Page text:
After he left I moved down and things started to heat up. Soon little black stoneflies swarmed over the river and divebombed to the surface. I saw no fish activity and continued with the wooly bugger with not a hit. As I was walking on the bank something bright on the ground caught my eye. It was a string of lead split shot and a rusted hook. A river like this must have 40 tons of lead in it, it's one of those rivers that if you don't get snagged then your catching fish. I am glad I went to the environmentally safe shots. Here is what they looked like on the ground.

After a couple of hours my surgically repaired right pinky hammertoe was starting to throb from being in the waders. In keeping with the national campaign of 'Take your limit, please!" I harvested a nice collection of trash. A string of split shot, a few water bottles, an oil quart container, a glass bottle, a plastic chewing tobacco container, and I almost forgot because I jammed it in my waders, a nice purple hair brush.

Wednesday, March 17, 2010

03.16.10 "Bug of the month" at Jersey Shore TU

As you all know I have been working hard trying to step my game up. I have been studying as much as I can about the bugs we have to come to love and hate. Last month at my Trout Unlimited meeting I asked chapter President Duane Lloyd if I could do a presentation every month called, "Bug of the Month". He said sure and it took off. For my first month I picked the Quill Gordon, or Epeorus Pleuralis. I made up a quick poster board with a nymph and dun and a little side view of the river during an emergence. It lasted about 10 minutes, I think gave a good overall of one of the first mayflies that guys will encounter. Big thing about quill gordons, the hatch on the bottom of the streams and the duns float to the surface before standing high on their legs to dry their wings and take flight. Next month will be the hendricksons!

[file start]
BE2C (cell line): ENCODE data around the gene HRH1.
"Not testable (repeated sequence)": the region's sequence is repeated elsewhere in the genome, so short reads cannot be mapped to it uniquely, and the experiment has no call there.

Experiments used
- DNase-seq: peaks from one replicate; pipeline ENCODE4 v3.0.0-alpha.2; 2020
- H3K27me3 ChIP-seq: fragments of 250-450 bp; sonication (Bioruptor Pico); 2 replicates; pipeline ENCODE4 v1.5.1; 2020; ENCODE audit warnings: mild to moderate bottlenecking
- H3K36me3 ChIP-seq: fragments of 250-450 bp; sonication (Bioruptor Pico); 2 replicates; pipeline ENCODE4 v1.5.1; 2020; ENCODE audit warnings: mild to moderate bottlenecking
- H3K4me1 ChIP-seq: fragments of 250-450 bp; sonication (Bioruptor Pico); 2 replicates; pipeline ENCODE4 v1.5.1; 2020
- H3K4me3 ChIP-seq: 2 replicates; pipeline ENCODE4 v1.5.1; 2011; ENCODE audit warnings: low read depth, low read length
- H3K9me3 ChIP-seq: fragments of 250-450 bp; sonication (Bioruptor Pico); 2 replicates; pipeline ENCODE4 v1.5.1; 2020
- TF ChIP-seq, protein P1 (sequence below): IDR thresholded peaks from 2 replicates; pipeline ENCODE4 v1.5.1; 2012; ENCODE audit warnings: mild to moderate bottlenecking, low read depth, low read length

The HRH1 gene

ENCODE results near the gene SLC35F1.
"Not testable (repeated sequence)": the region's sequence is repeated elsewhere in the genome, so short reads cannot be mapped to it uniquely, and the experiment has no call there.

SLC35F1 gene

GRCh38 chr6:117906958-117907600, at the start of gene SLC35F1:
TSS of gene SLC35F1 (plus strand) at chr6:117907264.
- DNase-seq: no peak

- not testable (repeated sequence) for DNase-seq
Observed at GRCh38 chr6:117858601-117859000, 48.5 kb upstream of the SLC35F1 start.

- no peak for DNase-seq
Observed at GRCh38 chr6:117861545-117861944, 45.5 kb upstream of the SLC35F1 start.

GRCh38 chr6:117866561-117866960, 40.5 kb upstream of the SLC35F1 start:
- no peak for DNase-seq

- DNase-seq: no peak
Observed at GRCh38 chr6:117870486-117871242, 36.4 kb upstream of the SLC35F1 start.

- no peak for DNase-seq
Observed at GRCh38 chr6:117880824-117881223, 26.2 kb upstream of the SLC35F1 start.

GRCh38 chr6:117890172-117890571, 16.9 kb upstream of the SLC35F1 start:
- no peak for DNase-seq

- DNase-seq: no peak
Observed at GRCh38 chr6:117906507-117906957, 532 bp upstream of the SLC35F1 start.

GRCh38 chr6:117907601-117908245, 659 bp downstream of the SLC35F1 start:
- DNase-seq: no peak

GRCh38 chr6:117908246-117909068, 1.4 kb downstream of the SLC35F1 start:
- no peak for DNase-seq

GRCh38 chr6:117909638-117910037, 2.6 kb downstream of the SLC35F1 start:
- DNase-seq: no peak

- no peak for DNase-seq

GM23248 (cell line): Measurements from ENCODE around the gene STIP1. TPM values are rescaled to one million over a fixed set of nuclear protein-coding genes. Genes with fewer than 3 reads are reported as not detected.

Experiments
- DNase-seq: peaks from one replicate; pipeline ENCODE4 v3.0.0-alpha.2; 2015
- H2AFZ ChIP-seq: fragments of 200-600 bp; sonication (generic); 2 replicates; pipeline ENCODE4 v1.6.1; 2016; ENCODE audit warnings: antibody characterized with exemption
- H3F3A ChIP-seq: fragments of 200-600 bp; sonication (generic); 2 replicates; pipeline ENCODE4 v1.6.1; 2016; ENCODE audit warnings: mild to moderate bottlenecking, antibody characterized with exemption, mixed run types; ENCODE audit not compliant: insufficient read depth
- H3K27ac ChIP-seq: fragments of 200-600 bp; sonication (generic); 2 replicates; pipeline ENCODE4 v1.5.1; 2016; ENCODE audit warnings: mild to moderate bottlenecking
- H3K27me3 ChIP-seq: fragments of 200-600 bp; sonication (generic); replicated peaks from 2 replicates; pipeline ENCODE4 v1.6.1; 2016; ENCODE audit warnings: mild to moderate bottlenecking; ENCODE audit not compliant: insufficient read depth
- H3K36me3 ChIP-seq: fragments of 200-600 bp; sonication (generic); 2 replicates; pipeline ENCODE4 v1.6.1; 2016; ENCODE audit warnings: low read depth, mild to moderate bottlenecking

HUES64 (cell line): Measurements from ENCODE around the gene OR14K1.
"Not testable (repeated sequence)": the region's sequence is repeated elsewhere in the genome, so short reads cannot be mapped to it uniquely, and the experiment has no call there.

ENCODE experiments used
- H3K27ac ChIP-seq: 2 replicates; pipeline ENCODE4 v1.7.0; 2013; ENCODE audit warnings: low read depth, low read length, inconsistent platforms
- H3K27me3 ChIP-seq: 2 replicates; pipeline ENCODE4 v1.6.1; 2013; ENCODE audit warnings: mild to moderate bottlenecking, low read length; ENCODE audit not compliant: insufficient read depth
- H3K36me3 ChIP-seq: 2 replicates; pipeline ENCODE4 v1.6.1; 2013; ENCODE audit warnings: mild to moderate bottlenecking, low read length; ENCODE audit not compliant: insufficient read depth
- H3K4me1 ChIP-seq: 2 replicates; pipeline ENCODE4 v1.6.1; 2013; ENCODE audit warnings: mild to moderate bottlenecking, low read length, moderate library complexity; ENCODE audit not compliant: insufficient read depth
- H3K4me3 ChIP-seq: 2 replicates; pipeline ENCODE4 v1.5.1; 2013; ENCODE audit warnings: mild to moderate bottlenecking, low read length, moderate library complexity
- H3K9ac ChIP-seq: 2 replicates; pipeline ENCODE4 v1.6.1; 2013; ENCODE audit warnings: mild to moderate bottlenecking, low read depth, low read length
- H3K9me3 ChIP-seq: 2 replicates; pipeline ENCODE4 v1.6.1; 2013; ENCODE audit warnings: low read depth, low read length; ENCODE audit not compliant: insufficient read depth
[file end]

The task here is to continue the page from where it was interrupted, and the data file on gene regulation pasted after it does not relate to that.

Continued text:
Sunday, March 14, 2010

03.14.10 Water everywhere in the tri-state area

Well I am sure this is a familiar scene in your basement if you live in the tri-state area. Reports of 4-7 inches of rain fell yesterday and needless to say all the streams, rivers, lakes, and ocean have hit flood stage. Some of the local waters- the South Branch of the Raritan River was a little under 20 cfs on March 7 is now at 2,700, the West Branch of the Delaware was at 1,800 on March 7 is now at 3,300, and the Lackawanna River was around 2 feet on March 7 and is now at 5 feet. So there is a ton a water out there. This week temps should be up in the 50's so it should dry things up quickly.

Wednesday, March 10, 2010

03.10.10 " Can't touch this...." Hammertime!

Got back home at 230 am, just in time for my 630 am surgery. So we were stranded from Sunday morning through Tuesday night in the Adirondacks after the trans blew on the pickup. All in all it wasn't bad. On Monday I borrowed some wheels so I loaded up my mother and headed to Malone to scout the Salmon River for the upcoming season. Found some beautiful water after a long journey through the city and the countryside along the river. I have seen some videos of the wild browns that live here and can't wait to get into some. I followed the river to Chasm Falls and then into Titusville State Forest. Lots of water up to the park but looks like
little access. On the way back to Saranac Lake I stopped by a place that was selling a used drift boat last summer. I knocked on the door and the owner said he still had thee boat it was around back if I wanted to see it. It's a 16 foot aluminum two angler plus rower boat. It's in pretty good shape just needs a little TLC and some use out on the water. I placed a call to the